Image courtesy of JMU Athletics Communications
By Bennett Conlin
Correction (8/29/19 at 6:35 a.m.): And earlier version of this article said Cignetti coached at IUPUI. He was actually the head coach at IUP. I lived in Pennsylvania for seven years and still get confused!
I often write for the die-hard JMU fans. A two-deep analysis between JMU and West Virginia isn’t for the casual football fan. It’s right up Michael Evangelista’s alley, but he’s arguably the biggest JMU fan on planet Earth. Mike never lacks energy, and the man consumes JMU football articles like a college student cramming for a test.
Not everyone can match his passion, though, especially when first learning about JMU football. With classes starting this Monday, many JMU students will get their first taste of JMU football, and maybe even FCS football, when they put the game on this Saturday.
I remember the first JMU game I ever watched. I pulled up a live stream in my dorm with my suitemates to watch the Dukes play Maryland in the 2014 season opener. I read all about Vad Lee and Everett Withers before the game. The Dukes are going to shock the world, I thought to myself. Fast forward three hours, and JMU hopped on its bus and headed home after a 52-7 loss. Yikes. My lack of JMU knowledge showed.
Since that loss, the Dukes are 55-12 with two FCS national title appearances and one national championship victory. JMU has posted three seasons of nine wins and two seasons of 14 wins. The Dukes are legit, and I’ve learned a whole lot about JMU football since that Maryland beatdown.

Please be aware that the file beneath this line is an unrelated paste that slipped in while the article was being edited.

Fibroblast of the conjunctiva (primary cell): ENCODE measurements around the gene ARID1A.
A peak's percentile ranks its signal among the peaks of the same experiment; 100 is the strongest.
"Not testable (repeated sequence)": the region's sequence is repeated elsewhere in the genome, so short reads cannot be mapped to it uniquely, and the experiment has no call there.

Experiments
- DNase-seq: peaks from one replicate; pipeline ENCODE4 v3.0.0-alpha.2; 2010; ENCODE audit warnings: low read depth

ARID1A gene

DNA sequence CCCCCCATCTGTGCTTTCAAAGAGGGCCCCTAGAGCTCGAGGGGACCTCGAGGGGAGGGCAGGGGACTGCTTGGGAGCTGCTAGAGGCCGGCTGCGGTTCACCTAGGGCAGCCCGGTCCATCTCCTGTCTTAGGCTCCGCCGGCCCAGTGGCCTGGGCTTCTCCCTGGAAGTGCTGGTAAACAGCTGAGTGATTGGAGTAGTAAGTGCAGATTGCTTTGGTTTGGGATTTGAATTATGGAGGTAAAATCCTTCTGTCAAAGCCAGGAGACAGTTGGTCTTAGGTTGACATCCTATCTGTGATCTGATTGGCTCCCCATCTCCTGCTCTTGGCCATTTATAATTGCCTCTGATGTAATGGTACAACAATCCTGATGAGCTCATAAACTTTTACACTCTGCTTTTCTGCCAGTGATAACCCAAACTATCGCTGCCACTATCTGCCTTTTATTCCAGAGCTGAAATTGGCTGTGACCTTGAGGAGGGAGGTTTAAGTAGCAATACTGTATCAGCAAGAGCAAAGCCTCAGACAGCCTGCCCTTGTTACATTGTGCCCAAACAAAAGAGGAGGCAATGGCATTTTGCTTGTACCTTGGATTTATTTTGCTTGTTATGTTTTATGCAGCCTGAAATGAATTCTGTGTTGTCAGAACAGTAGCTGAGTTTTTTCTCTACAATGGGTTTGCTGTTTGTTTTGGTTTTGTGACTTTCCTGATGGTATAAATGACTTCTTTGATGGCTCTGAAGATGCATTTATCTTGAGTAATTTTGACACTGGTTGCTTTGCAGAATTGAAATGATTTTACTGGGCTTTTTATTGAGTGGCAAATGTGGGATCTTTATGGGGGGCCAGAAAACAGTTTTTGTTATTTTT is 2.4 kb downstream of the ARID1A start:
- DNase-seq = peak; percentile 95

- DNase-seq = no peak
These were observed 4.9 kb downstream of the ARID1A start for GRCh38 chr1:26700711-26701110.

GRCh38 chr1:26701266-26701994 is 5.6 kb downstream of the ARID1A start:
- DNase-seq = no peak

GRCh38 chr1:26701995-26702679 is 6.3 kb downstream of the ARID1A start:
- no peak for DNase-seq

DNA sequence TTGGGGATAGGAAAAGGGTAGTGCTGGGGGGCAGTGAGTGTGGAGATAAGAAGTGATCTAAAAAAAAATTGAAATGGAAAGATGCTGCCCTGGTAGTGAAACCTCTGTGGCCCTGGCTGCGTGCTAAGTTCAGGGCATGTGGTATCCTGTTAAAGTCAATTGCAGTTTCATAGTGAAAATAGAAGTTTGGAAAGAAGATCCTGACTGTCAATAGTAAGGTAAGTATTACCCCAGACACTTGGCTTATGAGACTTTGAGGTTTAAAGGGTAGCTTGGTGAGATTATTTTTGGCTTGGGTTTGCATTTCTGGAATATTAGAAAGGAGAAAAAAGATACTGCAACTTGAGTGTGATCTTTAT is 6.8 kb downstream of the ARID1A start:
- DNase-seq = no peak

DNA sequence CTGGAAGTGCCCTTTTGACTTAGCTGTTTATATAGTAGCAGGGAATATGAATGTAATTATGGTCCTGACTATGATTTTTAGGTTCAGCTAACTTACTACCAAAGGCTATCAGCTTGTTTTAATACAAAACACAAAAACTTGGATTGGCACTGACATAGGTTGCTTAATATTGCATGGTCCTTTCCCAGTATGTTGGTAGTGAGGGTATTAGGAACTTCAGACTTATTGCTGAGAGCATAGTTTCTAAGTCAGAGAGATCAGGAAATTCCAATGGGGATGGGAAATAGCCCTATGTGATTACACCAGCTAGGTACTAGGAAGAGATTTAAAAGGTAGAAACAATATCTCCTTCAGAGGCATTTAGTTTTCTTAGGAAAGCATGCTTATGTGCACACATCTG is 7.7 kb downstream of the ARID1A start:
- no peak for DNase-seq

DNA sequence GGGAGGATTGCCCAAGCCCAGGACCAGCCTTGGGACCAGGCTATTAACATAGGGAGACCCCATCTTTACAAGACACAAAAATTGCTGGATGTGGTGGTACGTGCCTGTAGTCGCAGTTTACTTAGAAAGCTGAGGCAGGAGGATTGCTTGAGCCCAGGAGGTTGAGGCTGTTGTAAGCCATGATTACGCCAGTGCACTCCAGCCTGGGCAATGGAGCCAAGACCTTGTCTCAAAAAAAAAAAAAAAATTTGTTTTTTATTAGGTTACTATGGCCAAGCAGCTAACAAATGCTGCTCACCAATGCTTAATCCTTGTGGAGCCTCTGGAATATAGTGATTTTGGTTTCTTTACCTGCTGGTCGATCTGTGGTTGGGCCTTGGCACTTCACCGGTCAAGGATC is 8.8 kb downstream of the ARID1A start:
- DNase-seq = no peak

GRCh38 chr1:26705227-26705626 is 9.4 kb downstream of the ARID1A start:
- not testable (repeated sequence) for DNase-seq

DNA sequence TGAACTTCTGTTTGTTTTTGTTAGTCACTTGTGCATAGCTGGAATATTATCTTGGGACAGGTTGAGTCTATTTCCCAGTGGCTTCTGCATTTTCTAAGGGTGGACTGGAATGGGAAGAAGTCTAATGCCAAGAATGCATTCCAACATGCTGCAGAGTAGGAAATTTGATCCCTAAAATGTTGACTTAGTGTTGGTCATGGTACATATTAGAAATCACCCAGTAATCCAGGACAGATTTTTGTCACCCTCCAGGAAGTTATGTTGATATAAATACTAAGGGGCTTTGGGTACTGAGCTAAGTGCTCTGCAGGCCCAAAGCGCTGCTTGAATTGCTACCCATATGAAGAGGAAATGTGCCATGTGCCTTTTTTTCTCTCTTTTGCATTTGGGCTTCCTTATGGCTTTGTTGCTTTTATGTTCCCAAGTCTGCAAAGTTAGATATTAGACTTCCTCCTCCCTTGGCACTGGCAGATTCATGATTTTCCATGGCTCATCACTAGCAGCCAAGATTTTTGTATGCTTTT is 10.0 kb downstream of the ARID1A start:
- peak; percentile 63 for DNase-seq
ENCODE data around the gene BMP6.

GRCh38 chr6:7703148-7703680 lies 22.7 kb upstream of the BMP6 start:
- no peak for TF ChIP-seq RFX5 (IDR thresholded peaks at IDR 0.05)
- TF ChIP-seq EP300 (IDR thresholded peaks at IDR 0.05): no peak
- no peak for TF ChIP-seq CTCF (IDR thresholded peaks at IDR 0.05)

If you’re a new JMU student or you’re a 45-year old person in Oklahoma who just wants to join the JMU bandwagon, this article is for you. I’ve spent the last five years learning about this JMU program, and I wish I had an article like this when I showed up to Harrisonburg. With just a few days before the 2019 football season starts, let’s channel our inner Michael Evangelist and cram for season opener.
As any good procrastinator knows, you need to cover the fundamentals before studying the in-depth concepts. As we get ready for our JMU fandom test, let’s start with learning the answers to the easiest questions.
Mascot: The Dukes.
JMU does have a live dog mascot and a student in a Duke Dog suit at sporting events, but JMU is not called the JMU Duke Dogs. (If you know someone who works at ESPN, please pass that knowledge along.)
Location: Harrisonburg, Virginia.
If you’re a student, I really hope you know this by now. If you’re the stranger in Oklahoma, keep taking notes.
Stadium: Bridgeforth Stadium at Zane Showker Field
The field just got an upgrade, and it is marvelous. The stadium holds about 25,000 people. Depending on the game, the crowd will probably vary between about 20,000-25,000. Every now and then there’s a smaller crowd, but that’s usually due to students being on break.
Head coach: Curt Cignetti (1st season)
Cignetti came to JMU from Elon. He previously was the head coach at IUP prior to Elon, and he’s been an assistant all over the place, including a brief stint at Alabama under Nick Saban.
Starting quarterback: Ben DiNucci
The Pitt transfer started all 13 games last season, but he was benched in a couple of instances for poor play. When he’s good, he’s an elite FCS talent. When he’s bad, he throws five interceptions against Colgate.
2018 record: 9-4, the season ended with a 23-20 loss in the second round of the FCS playoffs to Colgate. And yes, the FCS has a playoff system. It’s great.
2019 preseason expectations: Depending on the poll, the Dukes are anywhere from 1st to 3rd in the early rankings. JMU is expected to contend for an FCS title.
Okay, enough of the basics. Let’s dig a little deeper.
Get excited, JMU can play
When I was a freshman, I was a wide-eyed, college-football loving, upset-minded lunatic. JMU wasn’t going to beat Maryland in the first game under its new head coach with FBS coaching ties. Well, this isn’t 2014.